By Alisa Pierce
Artist: Black Foxxes
Album: I’m Not Well
Release Date: August 19th, 2016
For a couple of weeks, I was in an unusual musical slump in which I didn’t really enjoy any music I listened to, old or new. I couldn’t find anything to jam to, no matter what genres I listened to or how many old songs I revisited. I started to blame my busy schedule and subsequent stress for this, but after I listened to Black Foxxes’ debut album I’m Not Well, I realized the issue wasn’t that I was too busy to enjoy music, it was that I wasn’t listening to the right music.
I’m Not Well is the perfect debut album for the new depression-pop band and has excellently backed up their solid reputation. Black Foxxes does a fantastic job of creating an album characterized by high strung melodies created by drummer Ant Thornton and bass player Tristan Jane, mixed with intense lyrics sung by their lead singer Mark Holley. As if strong vocals weren’t impressive enough, the perfectly sung lyrics offer more than that with songs that don’t hesitate in pointing out the theme of the album.
Mental health is a serious recurring leitmotif made obvious in songs such as ‘I’m Not Well’ with passionate lyrics that include ‘I’m not well, teach me how to breathe’ and ‘I can’t ever sleep at night, all the pain that’s in my head’. These lyrics effectively demonstrate the theme in a manner that is believable and heart wrenching.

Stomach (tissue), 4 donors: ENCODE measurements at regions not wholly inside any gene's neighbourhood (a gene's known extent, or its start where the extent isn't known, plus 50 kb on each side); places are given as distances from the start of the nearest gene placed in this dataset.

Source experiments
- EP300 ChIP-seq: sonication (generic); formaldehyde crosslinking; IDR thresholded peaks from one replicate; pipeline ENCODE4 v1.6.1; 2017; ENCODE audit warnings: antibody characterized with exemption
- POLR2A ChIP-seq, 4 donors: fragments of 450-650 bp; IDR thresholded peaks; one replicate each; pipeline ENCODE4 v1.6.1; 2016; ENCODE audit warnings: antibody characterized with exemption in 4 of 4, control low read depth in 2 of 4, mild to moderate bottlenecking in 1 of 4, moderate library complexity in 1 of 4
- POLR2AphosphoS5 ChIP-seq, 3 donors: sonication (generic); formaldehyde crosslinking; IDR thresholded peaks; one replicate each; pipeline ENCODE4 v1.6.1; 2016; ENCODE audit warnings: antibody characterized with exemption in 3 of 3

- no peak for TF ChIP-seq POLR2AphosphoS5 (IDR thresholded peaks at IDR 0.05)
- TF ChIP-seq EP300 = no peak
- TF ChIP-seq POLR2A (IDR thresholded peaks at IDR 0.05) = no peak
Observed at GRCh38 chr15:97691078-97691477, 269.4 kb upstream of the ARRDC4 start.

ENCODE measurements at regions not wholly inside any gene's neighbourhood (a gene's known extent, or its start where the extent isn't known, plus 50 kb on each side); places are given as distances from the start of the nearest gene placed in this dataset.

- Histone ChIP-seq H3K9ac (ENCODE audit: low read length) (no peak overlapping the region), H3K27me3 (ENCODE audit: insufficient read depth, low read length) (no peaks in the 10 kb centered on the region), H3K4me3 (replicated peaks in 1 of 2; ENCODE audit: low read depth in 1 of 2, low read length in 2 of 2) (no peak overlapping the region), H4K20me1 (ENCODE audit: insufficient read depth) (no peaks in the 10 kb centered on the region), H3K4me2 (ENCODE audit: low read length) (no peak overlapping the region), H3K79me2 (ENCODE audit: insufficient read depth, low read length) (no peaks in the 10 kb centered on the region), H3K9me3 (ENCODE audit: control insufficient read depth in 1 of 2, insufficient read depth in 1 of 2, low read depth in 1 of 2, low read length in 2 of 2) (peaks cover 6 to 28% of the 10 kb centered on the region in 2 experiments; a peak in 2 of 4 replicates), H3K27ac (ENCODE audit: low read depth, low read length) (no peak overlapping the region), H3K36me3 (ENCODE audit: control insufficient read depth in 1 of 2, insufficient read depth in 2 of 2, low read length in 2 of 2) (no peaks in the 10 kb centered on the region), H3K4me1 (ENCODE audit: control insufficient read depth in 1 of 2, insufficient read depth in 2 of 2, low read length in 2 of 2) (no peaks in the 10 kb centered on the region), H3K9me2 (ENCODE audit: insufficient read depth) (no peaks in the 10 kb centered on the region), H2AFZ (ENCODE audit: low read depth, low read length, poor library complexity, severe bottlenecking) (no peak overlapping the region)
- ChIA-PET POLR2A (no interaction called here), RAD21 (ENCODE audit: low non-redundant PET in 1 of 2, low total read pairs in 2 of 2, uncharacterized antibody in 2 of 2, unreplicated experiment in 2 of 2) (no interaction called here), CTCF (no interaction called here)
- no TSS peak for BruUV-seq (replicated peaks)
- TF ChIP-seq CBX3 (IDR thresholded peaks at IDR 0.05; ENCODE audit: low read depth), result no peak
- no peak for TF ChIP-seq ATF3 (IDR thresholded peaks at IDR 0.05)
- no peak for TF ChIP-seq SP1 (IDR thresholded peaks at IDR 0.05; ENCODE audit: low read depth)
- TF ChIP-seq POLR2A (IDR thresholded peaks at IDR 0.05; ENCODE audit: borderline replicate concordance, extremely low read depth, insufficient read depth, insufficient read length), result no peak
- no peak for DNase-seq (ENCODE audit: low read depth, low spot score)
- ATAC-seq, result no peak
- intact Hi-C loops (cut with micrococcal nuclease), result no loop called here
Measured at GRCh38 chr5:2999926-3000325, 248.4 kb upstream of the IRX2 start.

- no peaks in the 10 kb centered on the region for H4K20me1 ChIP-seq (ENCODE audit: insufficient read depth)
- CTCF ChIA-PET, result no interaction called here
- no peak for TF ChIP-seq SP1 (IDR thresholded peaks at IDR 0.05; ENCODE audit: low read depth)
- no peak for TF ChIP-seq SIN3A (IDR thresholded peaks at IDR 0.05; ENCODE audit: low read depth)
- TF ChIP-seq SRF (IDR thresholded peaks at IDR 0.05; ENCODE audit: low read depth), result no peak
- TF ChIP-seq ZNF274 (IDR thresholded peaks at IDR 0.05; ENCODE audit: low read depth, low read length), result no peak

The feelings of pain and anxiety expressed in songs such as “I’m Not Well” won’t end with them, as “Whatever Lets You Cope” follows suit with Mark Holley singing about drugs and the feeling of ‘kaleidoscope detached into a choke’ before focusing on time stopping still. The song demands that you don’t waste your time and asks ‘just how far would you go when the drugs aren’t hitting home?’ These songs also show an extraordinary range of sound as they touch from grunge to power-pop and sharp to blunt melodies with astonishing success.
The strong lyrics are complemented by a heavy-duty sound that borders on 2000’s screamo while successfully avoiding sounding whiney. In fact, the sound could be described as a mixture of Nirvana and La Dispute, a combination that no one thought to ask for but impressed fans nonetheless. Black Foxxes does not hesitate to make their emo tone obvious with deep bangs on the drums and strong bass riffs, while raw lyrics raw sing the listener into a trance perfect for evaluating the sad absolutes in their lives.
It’s no wonder that Spinefarm Records was so eager to sign Black Foxxes. I’m Not Well was an impressive fusion of beautifully sensitive themes, crunching riffs, and roaring drums. Black Foxxes deserves every bit of their reputation, and no doubt will be releasing more impressive albums in the future.